Ted M. writes…
Obviously, Giants fans are dismayed by what we have seen so far. A few random comments:
1. A further reason to dismiss the ” we’ve been here before and succeeded ” drivel is the fact that in 2007 Spagnuolo was the defensive coordinator, and introducing a new scheme which the defense was just starting to absorb. Perry Fewell has no such new scheme
2. These coaches seem unwilling to recognize the need for change. Snee is clearly done; Baas should never have been given the start; signing Jacobs is a signal to the young guys that they won’t really be given a shot. And this will become an embarrassment, in my view.
3. Young kids like Brewer and the guard from Auburn will stagnate.
4. If Tuck and Kiwi can’t pass rush, give the kids a shot. Even when the writing is on the wall, the coaches do nothing. They only make a change when forced to by injury.
This week-end will be intense. Two horrid teams playing for the season. If the Giants play the same players, and use the same, unimaginative game plans, we have reason to worry.
I also think it is egregious planning to use Randle on punt returns and Wilson on KO’s. Jason Sehorn waiting to happen.
Ted, the situation is what it is, and I don’t expect much to change at this point.
Kevin L. writes…
I look at the last two games and a few things drive me crazy because they were winnable games. The Dallas game was ridiculous but this game was aggravating. Even without the running game I believe Eli could’ve pulled this one out if the other guys were just accomplishing their assignments.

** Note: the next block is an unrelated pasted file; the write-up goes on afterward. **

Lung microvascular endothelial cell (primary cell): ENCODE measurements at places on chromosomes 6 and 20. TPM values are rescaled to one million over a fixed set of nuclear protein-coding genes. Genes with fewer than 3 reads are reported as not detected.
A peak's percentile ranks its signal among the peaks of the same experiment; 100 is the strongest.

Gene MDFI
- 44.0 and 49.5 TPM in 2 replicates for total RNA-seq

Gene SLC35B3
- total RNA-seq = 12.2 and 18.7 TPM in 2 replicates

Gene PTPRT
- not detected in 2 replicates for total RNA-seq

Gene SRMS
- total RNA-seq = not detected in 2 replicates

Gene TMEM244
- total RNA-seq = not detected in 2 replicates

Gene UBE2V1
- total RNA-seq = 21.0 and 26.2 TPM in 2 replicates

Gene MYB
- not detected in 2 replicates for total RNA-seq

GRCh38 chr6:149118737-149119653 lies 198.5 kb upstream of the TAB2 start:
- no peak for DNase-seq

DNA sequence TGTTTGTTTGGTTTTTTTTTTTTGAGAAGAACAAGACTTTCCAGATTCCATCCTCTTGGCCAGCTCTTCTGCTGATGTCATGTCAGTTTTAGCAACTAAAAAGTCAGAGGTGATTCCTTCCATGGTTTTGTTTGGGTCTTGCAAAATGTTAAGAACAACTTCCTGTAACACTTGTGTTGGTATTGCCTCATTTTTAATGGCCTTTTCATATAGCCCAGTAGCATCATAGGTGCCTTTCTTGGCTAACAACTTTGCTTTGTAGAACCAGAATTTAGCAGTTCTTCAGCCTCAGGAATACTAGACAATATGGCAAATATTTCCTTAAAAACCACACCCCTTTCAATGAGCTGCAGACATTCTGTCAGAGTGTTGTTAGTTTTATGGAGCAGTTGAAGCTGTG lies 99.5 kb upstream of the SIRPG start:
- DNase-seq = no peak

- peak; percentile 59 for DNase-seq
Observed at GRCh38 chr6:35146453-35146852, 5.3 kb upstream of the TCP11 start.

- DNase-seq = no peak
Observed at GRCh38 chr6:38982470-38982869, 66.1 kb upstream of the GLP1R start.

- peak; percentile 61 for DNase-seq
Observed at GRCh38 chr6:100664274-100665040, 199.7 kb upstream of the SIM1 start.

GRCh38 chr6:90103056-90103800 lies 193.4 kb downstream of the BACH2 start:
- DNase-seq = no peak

The tripping on the twenty yard line and fumbling on the one is just crazy. But this thing that really burns me is the total misses on the offensive line on blitz pick up. It’s one thing if Pugh or Wilson miss but you can’t have plays where Baas and Snee are letting men cross their face and run right by for clean shots on the QB. I rewatched that tape and saw at least 3 instances of that. The vets don’t have to be great but at least serviceable. They need to get it together of Eli will be out for the season.
Nat K. writes…
I understand your reluctance to throw in the towel and will even acknowledge that the Dallas game was winnable despite the personnel deficiencies. But you have conceded that this is not the 2007 team and inferentially not as strong. If the Giants are to overcome their obvious personnel weaknesses the coaches must find a way to make the most of what abilities they have.
For example Wilson’s primary asset is his speed. It makes sense to continue to use him on kick-off returns. They must also find ways to get him into the open field. The weak offensive line needs blocking support. This could come from a healthy Hynoski in combination with a good blocking back i.e. substituting Donnell for Myers.
The prospects for a pass rush might be improved by using Jenkins at DE along with JPP with Joseph, Rogers and Hankins alternating at tackle. In short the major hope for the Giants lies in smart coaching. Unfortunately, many of your readers don’t think that is possible in the caae of Gilbride.
Nat, I never said this was the 2007 team. If anything, it’s as far from being the 2007 team as one can be.
Gene P. writes…
I like Randle a lot but in addition to his poor put return decision, I think he was at fault on 3 other plays. There was the first down he did not get because he let the corner get inside of him on a crossing pattern. I think if he took a step up instead of back he would have had a lot better shot at the ball.
On Eli’s two interceptions toward the right corner of the end zone, he stopped or cut inside instead of going for the corner. My guess is he made the wrong move both times. Am I right about these 3 plays? (Keep up the good work and don’t get discouraged.)
Gene, I had focus on the running game this week so I really didn’t hone in on the receivers – remember, “IF” is a team effort and I have two other analysts contributing. I don’t remember offhand what we wrote in the issue, but I do remember Eli saying that on the interception to Randle, the receiver was in the right spot.